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American Indian Law Review

The American Indian Law Review serves as a nationwide scholarly forum for analysis of developments in legal issues pertaining to Native Americans and indigenous peoples worldwide. 

NEW! 2022-2023 National Writing Competition Rules

Current Issues     ● Past Issues     ● Submissions

Mastheads     ● Case Analyses

Writer’s Guidelines     ● Peer Review     ● Availability

Who We Are

The American Indian Law Review serves as a nationwide scholarly forum for analysis of developments in legal issues pertaining to Native Americans and indigenous peoples worldwide. Publishing two issues each year, AILR circulates in-depth articles by legal scholars, attorneys and other expert observers. In addition, the Review provides comments and notes written by student members and editors on a variety of Indian law-related topics.

Every spring AILR hosts one of the nation’s largest symposia on Native American law, in partnership with OU’s Native American Studies Department and the Native American Law Students Association. AILR also sponsors an annual Indian law writing competition, which is open to currently enrolled law students throughout the United States and Canada. The top three entries are awarded cash prizes and the first place entry is published in the Review.

Founded in 1973 by an enterprising group of students, AILR consistently boasts a diverse membership dedicated to the study of Native American law. Approximately fifty OU Law students participate in AILR each academic year.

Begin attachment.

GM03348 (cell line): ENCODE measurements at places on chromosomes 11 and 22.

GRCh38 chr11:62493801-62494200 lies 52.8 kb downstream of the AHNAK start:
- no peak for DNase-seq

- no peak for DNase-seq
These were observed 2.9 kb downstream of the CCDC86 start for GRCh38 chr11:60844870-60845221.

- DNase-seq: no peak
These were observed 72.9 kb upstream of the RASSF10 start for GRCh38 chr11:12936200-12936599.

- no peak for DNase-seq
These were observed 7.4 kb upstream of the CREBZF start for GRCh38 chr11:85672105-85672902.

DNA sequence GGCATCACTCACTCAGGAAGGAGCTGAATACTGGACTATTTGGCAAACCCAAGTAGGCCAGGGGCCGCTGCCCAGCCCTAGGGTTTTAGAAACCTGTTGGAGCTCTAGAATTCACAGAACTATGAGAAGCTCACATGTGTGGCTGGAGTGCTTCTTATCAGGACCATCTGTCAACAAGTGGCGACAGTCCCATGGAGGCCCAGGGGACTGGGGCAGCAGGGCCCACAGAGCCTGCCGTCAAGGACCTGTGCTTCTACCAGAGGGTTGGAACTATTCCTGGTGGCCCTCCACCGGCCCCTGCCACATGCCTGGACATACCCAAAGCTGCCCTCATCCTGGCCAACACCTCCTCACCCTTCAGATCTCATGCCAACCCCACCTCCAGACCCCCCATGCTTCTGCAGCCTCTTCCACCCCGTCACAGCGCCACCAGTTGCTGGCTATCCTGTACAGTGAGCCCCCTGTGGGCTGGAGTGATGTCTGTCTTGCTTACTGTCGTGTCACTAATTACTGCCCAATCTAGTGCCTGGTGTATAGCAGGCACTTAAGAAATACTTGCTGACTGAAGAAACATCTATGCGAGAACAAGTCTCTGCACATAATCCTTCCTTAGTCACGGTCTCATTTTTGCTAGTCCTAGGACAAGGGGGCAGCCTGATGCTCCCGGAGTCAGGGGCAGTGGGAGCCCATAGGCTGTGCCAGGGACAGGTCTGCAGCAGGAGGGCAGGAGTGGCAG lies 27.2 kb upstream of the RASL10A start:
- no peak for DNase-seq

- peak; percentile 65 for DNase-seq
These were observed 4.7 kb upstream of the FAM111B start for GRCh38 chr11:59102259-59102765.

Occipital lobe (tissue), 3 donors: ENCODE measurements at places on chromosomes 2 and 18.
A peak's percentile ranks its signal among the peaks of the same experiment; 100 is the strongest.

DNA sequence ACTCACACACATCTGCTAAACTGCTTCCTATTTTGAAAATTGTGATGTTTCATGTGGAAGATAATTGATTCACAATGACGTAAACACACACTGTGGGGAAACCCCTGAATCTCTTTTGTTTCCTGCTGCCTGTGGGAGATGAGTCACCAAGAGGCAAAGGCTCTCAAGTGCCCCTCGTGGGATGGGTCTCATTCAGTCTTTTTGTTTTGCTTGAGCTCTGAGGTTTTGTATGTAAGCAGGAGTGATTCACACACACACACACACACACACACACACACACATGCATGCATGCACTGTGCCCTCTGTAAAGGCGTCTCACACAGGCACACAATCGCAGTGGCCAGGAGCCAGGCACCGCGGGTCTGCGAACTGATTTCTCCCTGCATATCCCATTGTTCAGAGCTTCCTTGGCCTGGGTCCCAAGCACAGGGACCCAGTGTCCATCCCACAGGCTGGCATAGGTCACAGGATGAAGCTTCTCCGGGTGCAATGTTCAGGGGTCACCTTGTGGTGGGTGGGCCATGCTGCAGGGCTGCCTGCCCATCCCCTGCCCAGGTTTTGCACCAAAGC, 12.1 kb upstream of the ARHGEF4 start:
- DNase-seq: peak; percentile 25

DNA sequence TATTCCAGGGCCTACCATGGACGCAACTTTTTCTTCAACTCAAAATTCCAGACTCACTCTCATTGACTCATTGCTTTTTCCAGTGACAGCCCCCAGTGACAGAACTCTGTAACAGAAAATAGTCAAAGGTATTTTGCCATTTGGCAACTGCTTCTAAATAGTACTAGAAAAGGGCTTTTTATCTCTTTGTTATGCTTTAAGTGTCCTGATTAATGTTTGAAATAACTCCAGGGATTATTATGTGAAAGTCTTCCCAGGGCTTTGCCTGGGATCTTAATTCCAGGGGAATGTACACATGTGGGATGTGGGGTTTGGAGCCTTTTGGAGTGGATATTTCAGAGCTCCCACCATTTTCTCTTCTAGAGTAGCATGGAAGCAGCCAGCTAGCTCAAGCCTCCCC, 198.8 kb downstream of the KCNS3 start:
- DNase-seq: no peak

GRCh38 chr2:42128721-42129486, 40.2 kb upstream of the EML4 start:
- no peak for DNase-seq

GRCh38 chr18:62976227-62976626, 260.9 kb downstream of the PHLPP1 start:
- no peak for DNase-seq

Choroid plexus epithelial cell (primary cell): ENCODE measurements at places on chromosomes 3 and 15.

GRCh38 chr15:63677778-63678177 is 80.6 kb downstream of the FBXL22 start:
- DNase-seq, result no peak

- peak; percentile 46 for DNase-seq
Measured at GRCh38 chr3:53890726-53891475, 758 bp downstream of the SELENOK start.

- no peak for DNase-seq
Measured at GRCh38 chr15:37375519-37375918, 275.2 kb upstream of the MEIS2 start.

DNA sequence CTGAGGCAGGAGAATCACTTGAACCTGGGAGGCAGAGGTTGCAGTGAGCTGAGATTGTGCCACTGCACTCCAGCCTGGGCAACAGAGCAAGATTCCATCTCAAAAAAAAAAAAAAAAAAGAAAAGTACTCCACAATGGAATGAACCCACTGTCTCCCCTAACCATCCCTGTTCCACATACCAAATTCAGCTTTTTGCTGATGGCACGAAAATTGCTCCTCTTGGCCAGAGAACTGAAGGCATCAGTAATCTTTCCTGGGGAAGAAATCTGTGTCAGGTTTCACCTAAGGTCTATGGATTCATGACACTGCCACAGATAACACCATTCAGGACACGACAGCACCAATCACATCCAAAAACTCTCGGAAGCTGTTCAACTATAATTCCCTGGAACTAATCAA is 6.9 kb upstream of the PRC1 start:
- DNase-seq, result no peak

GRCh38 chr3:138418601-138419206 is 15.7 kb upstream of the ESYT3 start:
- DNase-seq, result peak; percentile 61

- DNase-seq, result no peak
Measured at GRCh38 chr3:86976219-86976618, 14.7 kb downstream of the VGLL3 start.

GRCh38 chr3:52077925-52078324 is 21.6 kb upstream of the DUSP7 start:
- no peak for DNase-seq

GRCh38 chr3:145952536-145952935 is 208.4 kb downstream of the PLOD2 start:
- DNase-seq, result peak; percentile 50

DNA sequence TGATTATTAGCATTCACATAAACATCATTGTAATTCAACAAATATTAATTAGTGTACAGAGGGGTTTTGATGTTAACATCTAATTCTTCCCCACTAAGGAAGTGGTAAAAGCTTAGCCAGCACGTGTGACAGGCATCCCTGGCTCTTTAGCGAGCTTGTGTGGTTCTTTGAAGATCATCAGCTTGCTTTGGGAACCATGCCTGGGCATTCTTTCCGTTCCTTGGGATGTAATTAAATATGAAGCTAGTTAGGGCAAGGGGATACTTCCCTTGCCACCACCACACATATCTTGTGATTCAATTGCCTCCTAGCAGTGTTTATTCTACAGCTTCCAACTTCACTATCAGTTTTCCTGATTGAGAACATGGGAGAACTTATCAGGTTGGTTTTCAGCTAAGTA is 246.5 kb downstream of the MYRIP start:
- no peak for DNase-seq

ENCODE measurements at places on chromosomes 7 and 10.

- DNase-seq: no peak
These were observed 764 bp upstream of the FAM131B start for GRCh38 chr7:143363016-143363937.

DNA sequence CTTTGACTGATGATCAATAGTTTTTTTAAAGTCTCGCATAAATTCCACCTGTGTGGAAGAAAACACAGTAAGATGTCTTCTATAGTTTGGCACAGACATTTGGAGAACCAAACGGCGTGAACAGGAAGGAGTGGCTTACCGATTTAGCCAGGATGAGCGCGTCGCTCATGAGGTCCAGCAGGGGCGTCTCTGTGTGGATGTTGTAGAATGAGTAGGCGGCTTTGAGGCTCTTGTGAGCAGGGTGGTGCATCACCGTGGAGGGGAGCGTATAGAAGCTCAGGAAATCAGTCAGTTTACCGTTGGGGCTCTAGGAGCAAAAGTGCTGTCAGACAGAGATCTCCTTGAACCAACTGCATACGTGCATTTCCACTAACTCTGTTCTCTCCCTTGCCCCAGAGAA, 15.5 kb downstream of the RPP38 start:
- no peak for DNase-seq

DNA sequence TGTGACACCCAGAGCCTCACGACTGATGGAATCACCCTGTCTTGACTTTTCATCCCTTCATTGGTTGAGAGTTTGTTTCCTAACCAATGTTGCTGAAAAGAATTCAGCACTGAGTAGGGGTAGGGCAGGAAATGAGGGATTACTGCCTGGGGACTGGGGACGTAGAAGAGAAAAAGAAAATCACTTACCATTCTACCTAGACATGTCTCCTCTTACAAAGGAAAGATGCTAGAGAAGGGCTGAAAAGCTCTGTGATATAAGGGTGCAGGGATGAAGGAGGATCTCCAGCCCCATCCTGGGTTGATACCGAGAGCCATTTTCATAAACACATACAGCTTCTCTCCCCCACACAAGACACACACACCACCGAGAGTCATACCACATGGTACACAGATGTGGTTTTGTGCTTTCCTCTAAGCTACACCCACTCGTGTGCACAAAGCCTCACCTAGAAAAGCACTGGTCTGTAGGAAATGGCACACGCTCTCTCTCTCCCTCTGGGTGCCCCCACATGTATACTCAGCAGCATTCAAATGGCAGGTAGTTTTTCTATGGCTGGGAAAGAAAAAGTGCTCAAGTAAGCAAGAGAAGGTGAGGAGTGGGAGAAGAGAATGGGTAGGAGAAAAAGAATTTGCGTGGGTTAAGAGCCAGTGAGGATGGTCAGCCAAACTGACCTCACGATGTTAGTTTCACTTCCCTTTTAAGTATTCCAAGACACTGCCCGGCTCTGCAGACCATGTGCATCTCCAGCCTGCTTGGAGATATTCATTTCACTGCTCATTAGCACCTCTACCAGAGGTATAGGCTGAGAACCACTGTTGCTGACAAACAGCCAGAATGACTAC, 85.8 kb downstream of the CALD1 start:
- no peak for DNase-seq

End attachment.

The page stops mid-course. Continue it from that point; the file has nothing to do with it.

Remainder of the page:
What's New at AILR

Vol. 46, no. 1 of the American Indian Law Review was published in May and is now available in PDF format at the Current Issues page. This issue features the article, "Belated Justice: The Failures and Promise of the Hawaiian Homes Commission Act," by Troy J.H. Andrade. Also featured are two student comments: "Learning from Hobby Lobby’s Misdeeds: Crafting New International Due Diligence Standards for Human Rights and Cultural Heritage," by Taryn Chubb, and "Missing and Murdered: Finding a Solution to Address the Epidemic of Missing and Murdered Indigenous Women in Canada and Classifying It as a 'Canadian Genocide'", by Melanie McGruder; and two student notes, "The Mess That Has Become Indian Gaming in Oklahoma," by Lucas Meacham, and "A Case for Deference in American Indian Health Law," by Ashley Murphy.  Concluding this issue is the first-prize winning paper in the 2020-2021 AILR National Writing Competition, "Meeting the McGirt Moment: The Five Tribes, Sovereignty & Criminal Jurisdiction in Oklahoma’s New Indian Country," by Adam Goodrum.

This year's winners have been announced in the American Indian Law Review's 2021-2022 national writing competition.  See the Writing Competition page for details.